For most of my life, I have not been an edible gardener. Flowers and shrubs were my interest. But when I became a Napa County Master Gardener, I wanted to see what all the hoopla was about, so I purchased a single tomato plant at our yearly tomato sale.
I found a happy spot for it in the garden and just stood back and watched it grow and grow and grow. I had no clue how much one plant would yield. It was not unusual for me to get a large bowl of tomatoes every other day at peak production.
By the end of the season I was completely overwhelmed with tomatoes. So now I understand the locked-doors story. To my surprise, my husband recently found a use for the surplus yellow tomato slices that I had stored in our freezer. He announced that the “lemon slices” were just the ticket in his iced tea.
A single zucchini plant can yield three to nine pounds of squash. I have seen zucchini in my mother's garden that seemed to double in size overnight. Considering that a single zucchini plant can cover six feet of ground, I wonder why anyone would ever want more than one.
A tomato plant can grow five feet tall and just as wide and produce 10 to 15 pounds of fruit in a season. A study done by Purdue University Cooperative Extension found that 25 strawberry plants could yield 25 to 50 quarts of berries between mid-May and late summer. A standard-sized apple tree can produce 10 to 20 bushels of fruit.
A single family can eat just so much produce. What can be done with the surplus?
For people of my parents' generation, who experienced the Great Depression and World War II, preserving food was de rigueur. They learned how to do so early in their lives and continued to can, freeze, pickle and sometimes dry their excess produce throughout their adult years.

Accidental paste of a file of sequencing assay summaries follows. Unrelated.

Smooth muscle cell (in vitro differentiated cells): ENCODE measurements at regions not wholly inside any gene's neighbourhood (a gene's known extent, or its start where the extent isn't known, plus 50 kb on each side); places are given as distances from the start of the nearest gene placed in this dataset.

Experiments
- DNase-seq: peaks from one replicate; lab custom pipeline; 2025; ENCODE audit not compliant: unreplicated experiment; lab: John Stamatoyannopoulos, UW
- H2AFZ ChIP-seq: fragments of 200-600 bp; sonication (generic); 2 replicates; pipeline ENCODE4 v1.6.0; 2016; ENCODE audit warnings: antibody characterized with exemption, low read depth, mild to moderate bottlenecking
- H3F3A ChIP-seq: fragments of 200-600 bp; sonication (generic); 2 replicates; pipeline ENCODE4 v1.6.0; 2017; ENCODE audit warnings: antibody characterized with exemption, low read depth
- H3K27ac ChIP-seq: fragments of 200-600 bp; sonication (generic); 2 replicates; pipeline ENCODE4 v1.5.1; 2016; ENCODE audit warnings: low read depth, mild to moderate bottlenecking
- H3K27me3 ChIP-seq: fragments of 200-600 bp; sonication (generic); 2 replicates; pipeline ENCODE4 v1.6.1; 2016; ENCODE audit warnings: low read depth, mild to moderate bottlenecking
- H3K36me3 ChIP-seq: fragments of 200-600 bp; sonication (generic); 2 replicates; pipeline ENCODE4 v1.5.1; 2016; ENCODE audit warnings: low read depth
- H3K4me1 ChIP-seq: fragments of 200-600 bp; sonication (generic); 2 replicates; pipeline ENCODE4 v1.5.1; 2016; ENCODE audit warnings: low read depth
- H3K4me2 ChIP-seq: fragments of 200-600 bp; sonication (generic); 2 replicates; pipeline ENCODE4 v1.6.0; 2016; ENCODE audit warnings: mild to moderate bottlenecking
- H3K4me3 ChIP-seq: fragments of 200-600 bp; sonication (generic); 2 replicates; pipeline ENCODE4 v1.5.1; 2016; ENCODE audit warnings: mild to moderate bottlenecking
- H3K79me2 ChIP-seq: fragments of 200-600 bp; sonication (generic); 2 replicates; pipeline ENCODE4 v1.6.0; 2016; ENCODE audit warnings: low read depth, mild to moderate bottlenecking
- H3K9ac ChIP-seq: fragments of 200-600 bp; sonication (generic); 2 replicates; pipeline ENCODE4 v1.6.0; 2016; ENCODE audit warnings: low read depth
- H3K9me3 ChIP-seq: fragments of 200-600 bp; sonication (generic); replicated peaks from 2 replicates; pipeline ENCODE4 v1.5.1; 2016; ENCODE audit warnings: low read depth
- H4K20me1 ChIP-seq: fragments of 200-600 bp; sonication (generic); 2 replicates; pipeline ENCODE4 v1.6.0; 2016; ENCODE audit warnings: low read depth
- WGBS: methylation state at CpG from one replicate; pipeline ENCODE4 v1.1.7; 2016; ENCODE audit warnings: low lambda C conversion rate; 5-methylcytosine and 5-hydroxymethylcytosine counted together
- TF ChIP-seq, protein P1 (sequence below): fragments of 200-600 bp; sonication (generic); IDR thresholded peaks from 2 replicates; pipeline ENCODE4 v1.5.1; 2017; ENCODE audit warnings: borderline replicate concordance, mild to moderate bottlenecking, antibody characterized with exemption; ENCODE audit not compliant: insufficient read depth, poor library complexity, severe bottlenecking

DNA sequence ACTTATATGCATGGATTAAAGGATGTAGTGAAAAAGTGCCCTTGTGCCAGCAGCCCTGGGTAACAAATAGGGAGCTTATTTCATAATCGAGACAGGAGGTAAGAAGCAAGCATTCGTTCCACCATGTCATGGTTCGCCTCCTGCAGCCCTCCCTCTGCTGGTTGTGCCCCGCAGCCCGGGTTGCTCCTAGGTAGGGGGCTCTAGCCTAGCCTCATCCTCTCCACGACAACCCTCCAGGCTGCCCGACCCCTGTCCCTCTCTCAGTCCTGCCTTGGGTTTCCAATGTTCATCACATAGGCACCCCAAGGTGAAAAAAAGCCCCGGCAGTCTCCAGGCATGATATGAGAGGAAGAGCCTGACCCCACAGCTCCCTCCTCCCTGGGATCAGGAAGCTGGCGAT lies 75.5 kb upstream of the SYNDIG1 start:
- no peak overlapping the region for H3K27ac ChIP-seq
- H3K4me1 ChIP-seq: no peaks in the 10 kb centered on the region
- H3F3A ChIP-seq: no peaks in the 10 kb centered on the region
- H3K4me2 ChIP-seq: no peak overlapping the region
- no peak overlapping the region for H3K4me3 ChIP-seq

But at least in my circle of acquaintances, folks don't seem to enjoy these activities as much anymore. Over the years, I have frequently seen large canning pots, preserving jars and accouterments for canning in secondhand stores. Not recently though.
We seem to be experiencing a resurgence of interest in food preservation. Two years ago, my niece quit her job to stay home and raise her two boys. She and her husband turned their entire yard into an edible garden. She cans, dehydrates and freezes fruits and vegetables all year long. She and her family reap the rewards on so many levels.
If you are interested in food preservation but don't know where to begin, you can find some resources online. Sacramento County has a Master Food Preserver program. Check the web site (http://cesacramento.ucanr.edu/Master_Food_Preservers_181/) forthe schedule of workshops and classes.
When you are planning your fall garden, make sure to have a strategy in place to preserve your excess. Otherwise you just might be that person in stealth gear leaving overflowing bags of produce in the cars or on the front porches of your neighbors.
Workshop: Napa County Master Gardeners will lead a workshop on “Drought-Tolerant and California Native Plants” on Saturday, August 1, from 9:30 a.m. to 11:30 a.m., at Martha Walker Garden in Skyline Park in Napa. Enjoy a walk around the garden to observe drought-tolerant and native plants, and discover the elements that help them thrive in our Mediterranean climate. Learn how to use them in your own garden to replace some of those water-hungry ornamentals.On-line registration (credit card only) Mail-in registration (cash or check only)
Master Gardeners are volunteers who help the University of California reach the gardening public with home gardening information. Napa County Master Gardeners ( http://ucanr.org/ucmgnapa/) are available to answer gardening questions in person or by phone, Monday, Wednesday and Friday, 9 a.m. to Noon, at the U. C. Cooperative Extension office, 1710 Soscol Avenue, Suite 4, Napa, 707-253-4143, or from outside City of Napa toll-free at 877-279-3065. Or e-mail your garden questions by following the guidelines on our web site. Click on Napa, then on Have Garden Questions? Find us on Facebook under UC Master Gardeners of Napa County.